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Garmin Dakota 20 Review

Garmin Dakota 20
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Price:  $280 List
Pros:  Lightweight, easy to use, good battery life, intuitive interface, customizable menu system.
Cons:  Small display is hard to see in bright sun, imprecise screen, no push buttons.
Manufacturer:   Garmin
By Chris McNamara and Max Neale  ⋅  Jul 30, 2013
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  • Reception - 25% 6
  • Ease of Use - 20% 8
  • Speed - 15% 6
  • Display Quality - 25% 5
  • Weight - 5% 9
  • Versatility - 10% 6

Our Verdict

No longer available - February 2016
The Garmin Dakota 20 has been discontinued. If you'd like to check out the other handheld GPS units that we tested, take a peek at the Handheld GPS review.

The Garmin Dakota 20 is our top rated budget touchscreen GPS. It's easier to use and faster than the Magellan eXplorist 310 and is faster to type on than the Garmin eTrex 20. However, the Dakota's touchscreen is outdated and sluggish compared to the new Garmin Oregon 600.

Our Analysis and Test Results


The Garmin Dakota 20 is a smaller and lighter version if the Garmin Oregon series. It offers hikers and geocachers an affordable touchscreen device that makes text entry easier than on a push button unit. It's also small enough to fit in your pocket and light enough to join you anywhere. This is our favorite affordable touchscren device. Get it if you don't want to cough up the cash for the Oregon series.

Garmin's software, Basecamp, is equally powerful yet easier to use than Magellan's VantagePoint, and it's much simpler than DeLorme's Topo North America. One of our favorite features is its ability to show waypoints and tracks in Google Earth.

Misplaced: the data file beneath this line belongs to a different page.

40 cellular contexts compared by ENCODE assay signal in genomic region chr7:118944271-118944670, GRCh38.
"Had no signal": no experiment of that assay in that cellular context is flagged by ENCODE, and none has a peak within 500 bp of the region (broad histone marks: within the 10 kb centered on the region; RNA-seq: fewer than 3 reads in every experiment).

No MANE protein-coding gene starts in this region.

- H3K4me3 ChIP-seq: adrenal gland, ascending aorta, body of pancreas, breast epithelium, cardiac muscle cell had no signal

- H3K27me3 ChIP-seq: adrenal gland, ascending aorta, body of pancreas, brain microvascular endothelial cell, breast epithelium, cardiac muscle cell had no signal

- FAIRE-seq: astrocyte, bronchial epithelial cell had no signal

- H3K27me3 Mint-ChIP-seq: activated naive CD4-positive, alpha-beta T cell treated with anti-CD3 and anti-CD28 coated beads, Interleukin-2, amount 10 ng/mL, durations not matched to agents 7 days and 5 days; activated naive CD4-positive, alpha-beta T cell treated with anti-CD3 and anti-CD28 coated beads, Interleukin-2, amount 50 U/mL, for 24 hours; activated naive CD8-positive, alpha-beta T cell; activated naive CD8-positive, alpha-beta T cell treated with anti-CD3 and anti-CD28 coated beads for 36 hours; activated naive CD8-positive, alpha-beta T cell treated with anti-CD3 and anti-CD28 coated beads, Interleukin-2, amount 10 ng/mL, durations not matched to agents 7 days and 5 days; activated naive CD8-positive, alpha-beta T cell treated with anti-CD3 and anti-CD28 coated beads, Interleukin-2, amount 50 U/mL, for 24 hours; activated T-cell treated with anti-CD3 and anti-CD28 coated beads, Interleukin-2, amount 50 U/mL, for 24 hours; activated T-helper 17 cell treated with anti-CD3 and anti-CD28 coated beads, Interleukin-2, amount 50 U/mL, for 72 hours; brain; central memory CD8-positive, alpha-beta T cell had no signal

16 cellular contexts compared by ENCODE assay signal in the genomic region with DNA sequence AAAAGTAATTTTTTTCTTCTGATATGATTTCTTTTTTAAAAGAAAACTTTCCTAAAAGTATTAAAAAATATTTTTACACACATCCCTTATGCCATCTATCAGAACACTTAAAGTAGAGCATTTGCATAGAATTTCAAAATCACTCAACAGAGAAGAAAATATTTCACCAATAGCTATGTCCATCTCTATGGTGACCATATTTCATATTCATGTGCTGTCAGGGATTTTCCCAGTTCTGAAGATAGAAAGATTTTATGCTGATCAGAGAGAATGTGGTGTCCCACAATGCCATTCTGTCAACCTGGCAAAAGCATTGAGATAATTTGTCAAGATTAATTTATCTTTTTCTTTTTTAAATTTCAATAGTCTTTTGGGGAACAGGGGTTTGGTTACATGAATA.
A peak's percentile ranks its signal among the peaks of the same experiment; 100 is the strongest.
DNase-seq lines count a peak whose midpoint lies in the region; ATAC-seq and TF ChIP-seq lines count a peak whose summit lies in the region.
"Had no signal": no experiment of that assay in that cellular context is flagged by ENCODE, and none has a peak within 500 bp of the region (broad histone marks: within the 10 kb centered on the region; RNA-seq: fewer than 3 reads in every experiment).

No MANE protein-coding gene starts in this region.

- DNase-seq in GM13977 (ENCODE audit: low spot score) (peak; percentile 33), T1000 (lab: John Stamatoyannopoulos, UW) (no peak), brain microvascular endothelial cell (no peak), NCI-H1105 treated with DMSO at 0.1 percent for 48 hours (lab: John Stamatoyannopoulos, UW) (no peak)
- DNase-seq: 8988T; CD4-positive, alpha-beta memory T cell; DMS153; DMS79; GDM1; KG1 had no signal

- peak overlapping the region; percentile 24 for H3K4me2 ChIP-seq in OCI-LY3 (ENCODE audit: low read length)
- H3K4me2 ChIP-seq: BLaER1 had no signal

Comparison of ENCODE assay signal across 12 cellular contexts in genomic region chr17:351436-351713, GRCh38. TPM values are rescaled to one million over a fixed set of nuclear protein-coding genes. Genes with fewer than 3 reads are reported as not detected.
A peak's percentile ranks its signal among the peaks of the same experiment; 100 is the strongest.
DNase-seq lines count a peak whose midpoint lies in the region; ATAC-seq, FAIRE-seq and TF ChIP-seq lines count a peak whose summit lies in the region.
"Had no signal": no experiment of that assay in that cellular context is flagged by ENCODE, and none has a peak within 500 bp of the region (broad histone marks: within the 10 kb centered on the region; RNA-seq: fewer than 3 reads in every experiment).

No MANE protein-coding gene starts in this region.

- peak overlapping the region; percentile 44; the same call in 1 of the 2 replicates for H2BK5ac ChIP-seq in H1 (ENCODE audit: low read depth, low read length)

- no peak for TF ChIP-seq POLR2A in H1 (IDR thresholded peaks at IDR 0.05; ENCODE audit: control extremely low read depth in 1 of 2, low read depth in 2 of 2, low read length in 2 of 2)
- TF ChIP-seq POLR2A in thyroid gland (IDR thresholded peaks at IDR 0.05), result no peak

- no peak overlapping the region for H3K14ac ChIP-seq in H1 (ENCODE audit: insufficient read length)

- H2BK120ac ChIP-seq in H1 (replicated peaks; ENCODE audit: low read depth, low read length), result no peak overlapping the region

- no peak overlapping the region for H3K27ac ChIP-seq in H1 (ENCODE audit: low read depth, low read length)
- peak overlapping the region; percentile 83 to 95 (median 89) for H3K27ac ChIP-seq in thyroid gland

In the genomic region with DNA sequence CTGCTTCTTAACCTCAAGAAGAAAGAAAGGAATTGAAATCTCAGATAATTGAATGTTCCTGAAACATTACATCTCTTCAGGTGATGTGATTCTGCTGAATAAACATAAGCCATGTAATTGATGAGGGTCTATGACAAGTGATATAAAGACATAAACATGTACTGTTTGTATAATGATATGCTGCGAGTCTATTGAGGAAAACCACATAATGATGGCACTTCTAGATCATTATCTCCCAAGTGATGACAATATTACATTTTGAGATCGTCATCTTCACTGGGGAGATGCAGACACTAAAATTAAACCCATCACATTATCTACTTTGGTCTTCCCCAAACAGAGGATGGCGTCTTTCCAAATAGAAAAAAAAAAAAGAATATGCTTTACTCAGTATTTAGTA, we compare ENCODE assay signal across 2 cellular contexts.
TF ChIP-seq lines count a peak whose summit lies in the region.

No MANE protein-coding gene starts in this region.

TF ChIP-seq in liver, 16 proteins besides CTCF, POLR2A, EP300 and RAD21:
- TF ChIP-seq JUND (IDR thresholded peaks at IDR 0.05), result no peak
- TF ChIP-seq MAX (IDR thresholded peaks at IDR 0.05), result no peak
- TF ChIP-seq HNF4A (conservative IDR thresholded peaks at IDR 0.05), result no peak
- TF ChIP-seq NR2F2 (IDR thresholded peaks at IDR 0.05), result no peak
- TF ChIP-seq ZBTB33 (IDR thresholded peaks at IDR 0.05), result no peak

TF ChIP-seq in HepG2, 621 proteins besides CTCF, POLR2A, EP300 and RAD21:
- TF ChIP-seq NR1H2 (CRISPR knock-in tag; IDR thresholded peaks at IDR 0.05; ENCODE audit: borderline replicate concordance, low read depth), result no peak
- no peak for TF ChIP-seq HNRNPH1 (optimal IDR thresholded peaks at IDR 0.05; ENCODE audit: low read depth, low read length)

The main drawback to the Dakota 20 is its lack of push buttons. (The power button is the only button.) Magellan incorporates two customizable push buttons on its eXplorist 710 that, under the default configuration, take a photo and mark a waypoint. This is an excellent feature that would greatly improve the Dakota 20. Not having buttons can be problematic in cold weather when the screen tends to behave sluggishly and requires bare fingertips. We found that it takes longer to move from one page to another with the current version of the Dakota 20's interface. Exiting the map view to mark a waypoint can take three taps. A push button device can do it with one touch of a button. Comparing the touchscreen interface of the GPS units we tested to those of iPhone and Android will leave the GPS user disappointed. In Apple's iOS5, for example, two taps of the Home Button bring up the four most commonly used applications. A feature like this combined with the addition of two hard buttons would make this device's interface much more efficient.

Although the Dakota 20's touchscreen makes typing faster, we still aren't impressed with the display when compared to other electronic gadgets. Again, the iPhone 4's display is orders of magnitudes better (higher resolution, more precise, improved visibility). The plastic touchscreens found on the GPS units we tested were considerably harder to see in direct sunlight than standard GPS screens. In sum, get a touchscreen if you enter lots of text. Otherwise we recommend push button units with standard displays.


This is the cheapest good quality touchscreen device we tested. Though we recommend getting the Oregon 550, the Dakota 20 could be a good bet if you don't want to spend the extra money. The eTrex 20 is slightly cheaper and is easier to see in direct sunlight, but also slower for entering text. Your screen preference will determine which is best for you.

Chris McNamara and Max Neale